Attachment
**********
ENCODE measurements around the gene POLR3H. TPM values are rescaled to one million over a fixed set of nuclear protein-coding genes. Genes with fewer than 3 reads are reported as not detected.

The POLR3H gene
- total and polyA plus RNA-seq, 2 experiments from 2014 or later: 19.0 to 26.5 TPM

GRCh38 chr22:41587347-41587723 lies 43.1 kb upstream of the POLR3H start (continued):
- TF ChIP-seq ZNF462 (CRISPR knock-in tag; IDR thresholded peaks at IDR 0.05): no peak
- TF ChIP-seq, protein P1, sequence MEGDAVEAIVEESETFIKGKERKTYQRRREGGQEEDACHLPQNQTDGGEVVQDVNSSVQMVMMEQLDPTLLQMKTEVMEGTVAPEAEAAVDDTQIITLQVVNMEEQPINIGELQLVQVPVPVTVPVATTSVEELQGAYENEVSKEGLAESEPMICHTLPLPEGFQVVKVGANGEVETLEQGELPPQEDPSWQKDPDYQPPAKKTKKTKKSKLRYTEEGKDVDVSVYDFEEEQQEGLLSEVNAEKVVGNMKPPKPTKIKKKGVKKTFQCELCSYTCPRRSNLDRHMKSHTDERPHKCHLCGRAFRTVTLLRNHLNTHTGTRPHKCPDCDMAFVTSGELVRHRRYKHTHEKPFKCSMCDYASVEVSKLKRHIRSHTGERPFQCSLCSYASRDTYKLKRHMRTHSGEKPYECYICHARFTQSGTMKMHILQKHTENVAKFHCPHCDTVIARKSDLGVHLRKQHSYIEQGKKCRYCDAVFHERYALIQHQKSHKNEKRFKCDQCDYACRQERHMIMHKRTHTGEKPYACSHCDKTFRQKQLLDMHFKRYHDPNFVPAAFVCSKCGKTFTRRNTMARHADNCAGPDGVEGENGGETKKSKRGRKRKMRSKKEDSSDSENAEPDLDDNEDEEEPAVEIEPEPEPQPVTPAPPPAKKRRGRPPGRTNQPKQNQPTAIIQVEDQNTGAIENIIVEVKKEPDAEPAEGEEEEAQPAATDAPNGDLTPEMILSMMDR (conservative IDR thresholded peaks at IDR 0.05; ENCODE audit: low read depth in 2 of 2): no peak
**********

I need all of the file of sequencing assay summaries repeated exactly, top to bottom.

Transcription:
ENCODE measurements around the gene POLR3H. TPM values are rescaled to one million over a fixed set of nuclear protein-coding genes. Genes with fewer than 3 reads are reported as not detected.

The POLR3H gene
- total and polyA plus RNA-seq, 2 experiments from 2014 or later: 19.0 to 26.5 TPM

GRCh38 chr22:41587347-41587723 lies 43.1 kb upstream of the POLR3H start (continued):
- TF ChIP-seq ZNF462 (CRISPR knock-in tag; IDR thresholded peaks at IDR 0.05): no peak
- TF ChIP-seq, protein P1, sequence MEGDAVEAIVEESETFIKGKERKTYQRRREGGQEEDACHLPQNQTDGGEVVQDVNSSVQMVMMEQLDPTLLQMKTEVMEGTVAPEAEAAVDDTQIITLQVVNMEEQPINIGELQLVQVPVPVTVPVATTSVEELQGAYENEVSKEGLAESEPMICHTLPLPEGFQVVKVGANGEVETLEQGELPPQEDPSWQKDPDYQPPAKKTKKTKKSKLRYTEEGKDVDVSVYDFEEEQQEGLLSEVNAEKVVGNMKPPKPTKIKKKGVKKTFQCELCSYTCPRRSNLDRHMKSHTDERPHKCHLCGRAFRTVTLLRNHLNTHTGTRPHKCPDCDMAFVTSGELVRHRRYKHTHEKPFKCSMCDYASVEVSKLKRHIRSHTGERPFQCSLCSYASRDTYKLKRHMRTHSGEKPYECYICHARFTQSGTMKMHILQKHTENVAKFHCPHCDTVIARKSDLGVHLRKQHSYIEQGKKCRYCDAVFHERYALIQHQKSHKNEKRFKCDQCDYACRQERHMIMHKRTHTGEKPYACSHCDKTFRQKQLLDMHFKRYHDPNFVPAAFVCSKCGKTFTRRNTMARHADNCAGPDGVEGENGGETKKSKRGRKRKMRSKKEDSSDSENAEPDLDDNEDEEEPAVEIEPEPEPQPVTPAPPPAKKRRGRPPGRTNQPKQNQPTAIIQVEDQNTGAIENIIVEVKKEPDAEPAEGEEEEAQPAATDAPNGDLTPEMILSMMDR (conservative IDR thresholded peaks at IDR 0.05; ENCODE audit: low read depth in 2 of 2): no peak